Written by Tom Allen, Founder, The AI Journal
Robotic Process Automation (RPA) has many virtues: from improving business processes and freeing up staff for more useful tasks, to cutting costs; improving customer relationships; boosting output and managing marketing campaigns.
This article will provide an overview of the obstacles that need to be overcome within organisations to successfully implement an RPA strategy – the logistics and potential expense of putting it in place, or convincing management that it is a viable business solution.
The road to RPA
So, you’ve heard about RPA technology, you’ve listened as people have waxed lyrical about the benefits it can bring to a business, you’ve perhaps even half-persuaded your CEO of its virtues, and he or she has given you a tentative nod to make enquiries.
But before you even think about which RPA provider you’re going to use, whether commercial or open-source, the first question a company needs to answer is this: which processes within your business would most benefit from transformation?
Drawing up a formal roadmap for how your company will proceed with RPA is therefore a must – laying out cost-benefit analyses, detailing how staff will be educated and trained, drawing up a priority list of new processes to which RPA can be applied, identifying stakeholders and project teams and raising potential hurdles.
The starting point then is an internal audit of systems and an assessment of which will fit with an RPA, and – crucially – which areas of the business will benefit the most, offsetting implementation and running costs against savings.
Getting the board onboard
This is the juncture at which more in-depth conversations can start happening with internal stakeholders, and probably the leadership team, around why the company should invest. Nothing piques the interest of an FD, MD, COO or CEO more than mention of sizeable cost-savings and a pleasing ROI ratio, so this is probably a good thing to bring up early on.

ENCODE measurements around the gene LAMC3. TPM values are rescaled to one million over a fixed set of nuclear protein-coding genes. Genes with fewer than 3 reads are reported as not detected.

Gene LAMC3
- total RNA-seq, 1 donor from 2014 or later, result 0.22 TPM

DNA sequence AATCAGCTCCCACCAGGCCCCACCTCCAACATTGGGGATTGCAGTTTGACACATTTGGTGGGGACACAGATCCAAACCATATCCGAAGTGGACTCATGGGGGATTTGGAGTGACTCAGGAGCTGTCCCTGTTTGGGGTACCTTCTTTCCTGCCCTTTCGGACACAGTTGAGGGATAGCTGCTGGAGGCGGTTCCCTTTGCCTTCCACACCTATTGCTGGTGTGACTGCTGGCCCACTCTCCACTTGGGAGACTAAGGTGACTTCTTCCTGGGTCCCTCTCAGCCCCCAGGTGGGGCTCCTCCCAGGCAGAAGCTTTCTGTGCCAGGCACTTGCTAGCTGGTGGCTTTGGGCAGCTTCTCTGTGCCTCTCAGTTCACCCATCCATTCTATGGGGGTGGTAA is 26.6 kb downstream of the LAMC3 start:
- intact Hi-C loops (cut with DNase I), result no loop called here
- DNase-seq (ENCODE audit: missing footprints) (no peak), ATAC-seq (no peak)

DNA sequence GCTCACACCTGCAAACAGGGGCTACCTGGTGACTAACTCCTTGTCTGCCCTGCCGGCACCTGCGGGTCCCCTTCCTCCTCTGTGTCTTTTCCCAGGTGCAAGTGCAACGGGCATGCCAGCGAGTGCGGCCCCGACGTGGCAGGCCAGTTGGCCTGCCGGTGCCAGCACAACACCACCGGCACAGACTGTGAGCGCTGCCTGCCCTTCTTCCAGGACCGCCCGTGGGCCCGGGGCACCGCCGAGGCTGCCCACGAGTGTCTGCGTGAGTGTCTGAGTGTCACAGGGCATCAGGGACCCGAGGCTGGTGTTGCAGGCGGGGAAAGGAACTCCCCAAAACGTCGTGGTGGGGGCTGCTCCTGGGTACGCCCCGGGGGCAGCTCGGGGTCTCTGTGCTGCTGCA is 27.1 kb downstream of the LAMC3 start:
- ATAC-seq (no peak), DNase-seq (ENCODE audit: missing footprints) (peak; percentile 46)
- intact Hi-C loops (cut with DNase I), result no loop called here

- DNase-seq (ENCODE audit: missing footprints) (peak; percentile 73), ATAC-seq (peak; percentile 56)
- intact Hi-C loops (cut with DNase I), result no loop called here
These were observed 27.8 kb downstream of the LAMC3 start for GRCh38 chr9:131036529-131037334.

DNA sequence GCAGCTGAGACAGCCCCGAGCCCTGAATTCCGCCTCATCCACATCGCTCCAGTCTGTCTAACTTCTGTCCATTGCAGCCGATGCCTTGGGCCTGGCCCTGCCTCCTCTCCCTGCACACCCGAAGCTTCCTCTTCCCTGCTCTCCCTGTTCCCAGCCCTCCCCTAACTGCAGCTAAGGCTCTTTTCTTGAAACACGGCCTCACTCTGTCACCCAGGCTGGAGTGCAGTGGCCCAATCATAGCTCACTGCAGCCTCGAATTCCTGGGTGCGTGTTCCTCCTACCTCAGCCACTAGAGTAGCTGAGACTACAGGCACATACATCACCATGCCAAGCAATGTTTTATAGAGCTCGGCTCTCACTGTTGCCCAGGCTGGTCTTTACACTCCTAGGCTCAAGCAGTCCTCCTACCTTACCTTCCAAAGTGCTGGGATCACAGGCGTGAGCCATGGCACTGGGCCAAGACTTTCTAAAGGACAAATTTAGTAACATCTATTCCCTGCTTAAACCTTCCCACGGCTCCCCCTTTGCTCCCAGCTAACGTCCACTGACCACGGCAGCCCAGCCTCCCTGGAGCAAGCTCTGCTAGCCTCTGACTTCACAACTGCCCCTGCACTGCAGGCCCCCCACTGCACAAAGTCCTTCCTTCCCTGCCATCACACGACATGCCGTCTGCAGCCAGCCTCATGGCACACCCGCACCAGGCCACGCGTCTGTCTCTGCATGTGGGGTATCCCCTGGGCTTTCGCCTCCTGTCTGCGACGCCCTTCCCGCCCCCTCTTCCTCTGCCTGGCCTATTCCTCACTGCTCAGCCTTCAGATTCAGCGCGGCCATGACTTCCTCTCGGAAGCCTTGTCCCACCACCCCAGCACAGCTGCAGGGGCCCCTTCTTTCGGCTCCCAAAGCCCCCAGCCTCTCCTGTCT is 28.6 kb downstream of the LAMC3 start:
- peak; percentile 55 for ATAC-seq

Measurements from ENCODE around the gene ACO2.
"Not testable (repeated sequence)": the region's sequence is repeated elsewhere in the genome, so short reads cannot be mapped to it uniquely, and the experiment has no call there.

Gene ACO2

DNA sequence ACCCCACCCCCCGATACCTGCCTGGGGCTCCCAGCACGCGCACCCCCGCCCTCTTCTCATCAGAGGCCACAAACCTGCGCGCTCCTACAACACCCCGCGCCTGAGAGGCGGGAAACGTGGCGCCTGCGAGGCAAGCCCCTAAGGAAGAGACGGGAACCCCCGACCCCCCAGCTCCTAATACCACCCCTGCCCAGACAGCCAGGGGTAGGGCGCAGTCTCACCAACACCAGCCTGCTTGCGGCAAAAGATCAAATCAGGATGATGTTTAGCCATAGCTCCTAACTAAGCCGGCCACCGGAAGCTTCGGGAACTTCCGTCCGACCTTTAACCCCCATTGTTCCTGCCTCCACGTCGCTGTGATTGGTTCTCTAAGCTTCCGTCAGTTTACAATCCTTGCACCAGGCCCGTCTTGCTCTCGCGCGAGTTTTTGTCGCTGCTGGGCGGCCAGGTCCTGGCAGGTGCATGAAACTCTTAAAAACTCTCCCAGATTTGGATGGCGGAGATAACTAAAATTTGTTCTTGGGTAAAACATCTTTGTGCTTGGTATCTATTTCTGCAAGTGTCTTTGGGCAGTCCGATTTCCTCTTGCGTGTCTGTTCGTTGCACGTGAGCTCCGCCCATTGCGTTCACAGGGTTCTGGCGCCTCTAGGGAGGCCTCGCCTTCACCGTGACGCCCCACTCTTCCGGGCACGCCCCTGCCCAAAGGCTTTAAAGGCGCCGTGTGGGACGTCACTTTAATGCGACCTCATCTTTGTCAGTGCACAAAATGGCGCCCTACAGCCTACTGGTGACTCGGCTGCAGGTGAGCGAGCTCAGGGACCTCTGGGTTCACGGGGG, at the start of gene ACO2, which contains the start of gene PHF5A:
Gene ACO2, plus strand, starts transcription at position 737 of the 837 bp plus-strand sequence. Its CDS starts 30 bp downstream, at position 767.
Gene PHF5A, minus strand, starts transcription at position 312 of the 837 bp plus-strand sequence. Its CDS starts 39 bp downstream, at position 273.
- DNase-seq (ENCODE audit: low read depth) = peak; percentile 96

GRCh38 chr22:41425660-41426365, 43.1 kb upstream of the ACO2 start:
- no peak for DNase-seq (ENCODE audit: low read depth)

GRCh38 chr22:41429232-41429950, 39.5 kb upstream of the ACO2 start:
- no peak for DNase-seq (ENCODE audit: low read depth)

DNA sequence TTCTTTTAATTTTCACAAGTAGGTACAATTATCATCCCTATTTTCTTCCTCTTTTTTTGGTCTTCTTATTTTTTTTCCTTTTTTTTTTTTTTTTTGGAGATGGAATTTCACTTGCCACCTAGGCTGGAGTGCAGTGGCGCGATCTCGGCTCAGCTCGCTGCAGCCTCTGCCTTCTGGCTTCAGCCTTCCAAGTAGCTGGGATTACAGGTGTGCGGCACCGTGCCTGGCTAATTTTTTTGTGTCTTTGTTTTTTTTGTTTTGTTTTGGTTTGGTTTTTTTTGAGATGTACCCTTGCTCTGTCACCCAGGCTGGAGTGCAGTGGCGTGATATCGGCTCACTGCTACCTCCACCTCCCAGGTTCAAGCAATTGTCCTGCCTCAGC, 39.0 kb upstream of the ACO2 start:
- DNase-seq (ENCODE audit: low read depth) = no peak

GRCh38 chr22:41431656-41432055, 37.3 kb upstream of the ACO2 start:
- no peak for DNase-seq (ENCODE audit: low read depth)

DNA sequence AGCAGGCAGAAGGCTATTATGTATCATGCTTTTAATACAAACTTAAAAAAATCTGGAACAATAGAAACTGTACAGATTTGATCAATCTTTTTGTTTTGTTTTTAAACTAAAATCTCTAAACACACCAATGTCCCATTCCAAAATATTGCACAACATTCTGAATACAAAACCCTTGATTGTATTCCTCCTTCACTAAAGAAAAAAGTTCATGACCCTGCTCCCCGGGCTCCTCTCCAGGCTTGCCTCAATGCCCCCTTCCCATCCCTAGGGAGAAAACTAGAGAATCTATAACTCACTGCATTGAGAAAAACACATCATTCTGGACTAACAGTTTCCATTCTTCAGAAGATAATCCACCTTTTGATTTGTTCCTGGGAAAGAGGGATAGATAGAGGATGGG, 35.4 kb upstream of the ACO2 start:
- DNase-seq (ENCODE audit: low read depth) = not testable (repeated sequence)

To strengthen the case for RPA, it also makes sense to sound out a few RPA players most suited to your needs, inviting one or two to demonstrate the technology to your colleagues and bosses. You’ll need to agree with them which of your organisation’s specific processes they will present on, as proof of concept.
Once the board is convinced in principle, you need to set out specific goals, start-up costs, determine who within the firm will handle the various roles and comprise project teams, who will oversee the implementation and day-to-day running.
Things to avoid
One thing that practitioners are quick to point out is that newcomers to RPA should avoid soft-testing the technology by applying it to a largely inexpensive and already-efficient process. Nothing is more likely to be met with a shrug from stakeholders than minimal savings on an already efficient and effective system.
RPA needs to be brought in for systems on which they will have a sizeable impact, often around where customers are part of the equation. For instance, building RPA into managing sales processes, from an initial quote through to transaction, can be hugely beneficial, not least because it can take human error and delay out of the customer experience. Alternatively, you may choose to introduce it to handle high-volume processes that are more prone to human error.
And of course, you should avoid bringing in RPA technology to handle processes that are prone to development or change – it is best implemented in established, unchanging systems so as to avoid a constant cycle of maintenance and adjustment.
But from a cultural standpoint, arguably the most vital thing to consider is the makeup of the company itself. People, rather than bots, are what generally drive a business’s success, or otherwise. It is therefore critical to consider this at all stages of your RPA journey. People are also essential to bringing in and successfully running the technology. Every stage of the development journey must therefore be communicated to staff and transparency must be paramount – margins of error, for example, must be understood and prepared for.
Speaking of staff, the HR department obviously needs to be kept abreast of an RPA strategy, especially so if bots are going to become instrumental to sizeable aspects of a business. Personnel professionals will be responsible for reassuring staff that their jobs are not under threat, and potentially where they are, in up-skilling workers so they can take on new roles.
Finally – and most importantly – the company IT department clearly has to be involved from the outset, made aware of the benefits, deficiencies and potential pitfalls of RPA. IT will be central to maintaining and updating the RPA systems, as well as training up staff for roles such as maintenance and quality assurance.
As RPA is bedded into your organisation, both systematically and culturally, and as it becomes more instrumental in driving margins, then it is perhaps worth elevating its stance within the corporate structure. For instance, many large organisations today have established internal teams dubbed Centers of Excellence (CoE), to manage their RPA systems.